However, Short is inapposite here. The State presented Trooper *958Huggins, who was one of the investigating officers in this case. He testified that probation in any voluntary manslaughter case would deprecate the seriousness of the offense and that every person should receive a minimum of 5 to 6 years’ imprisonment for such a conviction. This testimony was a direct response to the procession of eight witnesses, including appellant and his wife, in mitigation, who testified to one ultimate conclusion — that appellant should receive probation for this offense. The six men who so testified based this conclusion mainly on their employment relationship with him for various lengths of time. The State can hardly be faulted under these circumstances for responding with two witnesses who rendered opinions contrary to those who testified in mitigation. The testimony of Trooper Huggins does not come close to the parade of horribles we discussed in Short. Nor does the testimony of Mrs. Lancaster represent the enlistment of public clamor for stricter sentences which we criticized there.
As noted earlier, the trial court stated that it considered the presentence reports and the two supplements thereto, all of the testimony adduced at the sentencing hearing, the arguments of counsel, as well as the evidence in the case. Then the court determined that, based on the seriousness of the offense, the aforesaid sentence should be imposed. Therefore, appellant’s argument that the trial court gave more credence to the serious nature of the crime than to his rehabilitative prospects is without merit on this record. The trial court is to consider both of these factors, which it did, and not one to the exclusion of the other. (People v. Waud (1977), 69 Ill. 2d 588, 595-96, 373 N.E.2d 1.) The trial court did not abuse its discretion in issuing the sentence it did. (People v. Perruquet (1977), 68 Ill. 2d 149, 368 N.E.2d 882.) Appellant has not rebutted the presumption that the trial court acted properly, nor made the necessary affirmative showing that the sentence was erroneous in his particular case. (People v. Choate (1979), 71 Ill. App. 3d 267, 389 N.E.2d 670.) Therefore, appellant’s sentence is affirmed.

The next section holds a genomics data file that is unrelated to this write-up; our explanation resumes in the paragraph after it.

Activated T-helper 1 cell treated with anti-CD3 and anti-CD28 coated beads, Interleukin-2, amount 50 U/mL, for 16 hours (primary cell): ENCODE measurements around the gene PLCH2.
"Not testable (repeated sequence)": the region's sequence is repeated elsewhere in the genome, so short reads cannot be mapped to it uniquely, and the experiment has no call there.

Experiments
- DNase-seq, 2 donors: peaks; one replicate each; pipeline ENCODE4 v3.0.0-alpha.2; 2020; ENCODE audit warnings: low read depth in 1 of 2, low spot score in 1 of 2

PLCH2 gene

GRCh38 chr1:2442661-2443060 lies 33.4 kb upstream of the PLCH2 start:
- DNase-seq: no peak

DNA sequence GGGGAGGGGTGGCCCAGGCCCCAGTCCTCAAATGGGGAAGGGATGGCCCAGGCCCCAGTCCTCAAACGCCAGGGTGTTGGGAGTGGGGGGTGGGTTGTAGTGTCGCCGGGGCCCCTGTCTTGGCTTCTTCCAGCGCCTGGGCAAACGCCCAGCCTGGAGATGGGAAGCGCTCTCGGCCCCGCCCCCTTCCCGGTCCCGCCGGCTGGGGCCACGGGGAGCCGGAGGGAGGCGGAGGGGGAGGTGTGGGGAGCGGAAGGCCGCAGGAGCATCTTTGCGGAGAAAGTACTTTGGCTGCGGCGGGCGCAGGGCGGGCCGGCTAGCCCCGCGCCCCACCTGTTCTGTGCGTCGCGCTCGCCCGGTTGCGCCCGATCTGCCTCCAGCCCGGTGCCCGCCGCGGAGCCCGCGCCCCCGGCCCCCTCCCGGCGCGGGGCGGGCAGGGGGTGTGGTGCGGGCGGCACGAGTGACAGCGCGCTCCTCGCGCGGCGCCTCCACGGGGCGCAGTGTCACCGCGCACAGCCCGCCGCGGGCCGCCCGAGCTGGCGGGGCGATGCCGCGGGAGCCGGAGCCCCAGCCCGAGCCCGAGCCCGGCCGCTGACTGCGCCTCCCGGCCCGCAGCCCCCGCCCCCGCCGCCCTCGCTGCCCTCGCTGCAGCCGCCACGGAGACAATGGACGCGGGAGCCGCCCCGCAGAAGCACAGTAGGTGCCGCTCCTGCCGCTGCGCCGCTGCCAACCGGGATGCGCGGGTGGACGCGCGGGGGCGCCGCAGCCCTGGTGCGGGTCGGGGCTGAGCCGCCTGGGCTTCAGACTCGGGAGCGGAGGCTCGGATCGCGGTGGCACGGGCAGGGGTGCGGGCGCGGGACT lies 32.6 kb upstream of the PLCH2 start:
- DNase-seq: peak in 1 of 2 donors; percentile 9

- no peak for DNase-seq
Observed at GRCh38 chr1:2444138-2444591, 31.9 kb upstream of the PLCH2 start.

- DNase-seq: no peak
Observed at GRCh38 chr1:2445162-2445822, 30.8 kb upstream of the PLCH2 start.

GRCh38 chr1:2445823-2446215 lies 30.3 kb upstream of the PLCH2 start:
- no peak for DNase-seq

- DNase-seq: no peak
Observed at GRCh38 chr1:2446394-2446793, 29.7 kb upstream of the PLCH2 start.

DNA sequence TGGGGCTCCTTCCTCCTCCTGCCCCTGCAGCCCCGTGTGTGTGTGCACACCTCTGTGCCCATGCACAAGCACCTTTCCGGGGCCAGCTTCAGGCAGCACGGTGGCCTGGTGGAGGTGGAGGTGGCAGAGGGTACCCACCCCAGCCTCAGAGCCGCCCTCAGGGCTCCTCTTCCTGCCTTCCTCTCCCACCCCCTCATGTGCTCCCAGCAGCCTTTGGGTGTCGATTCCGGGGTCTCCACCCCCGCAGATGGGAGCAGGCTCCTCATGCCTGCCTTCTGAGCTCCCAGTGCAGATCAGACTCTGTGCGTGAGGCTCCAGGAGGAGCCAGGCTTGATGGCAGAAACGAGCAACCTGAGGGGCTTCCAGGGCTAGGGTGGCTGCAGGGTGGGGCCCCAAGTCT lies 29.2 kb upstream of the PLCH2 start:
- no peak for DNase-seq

For the foregoing reasons the judgment of the circuit court of Montgomery County is affirmed.
JONES, P. J., and KASSERMAN, J., concur.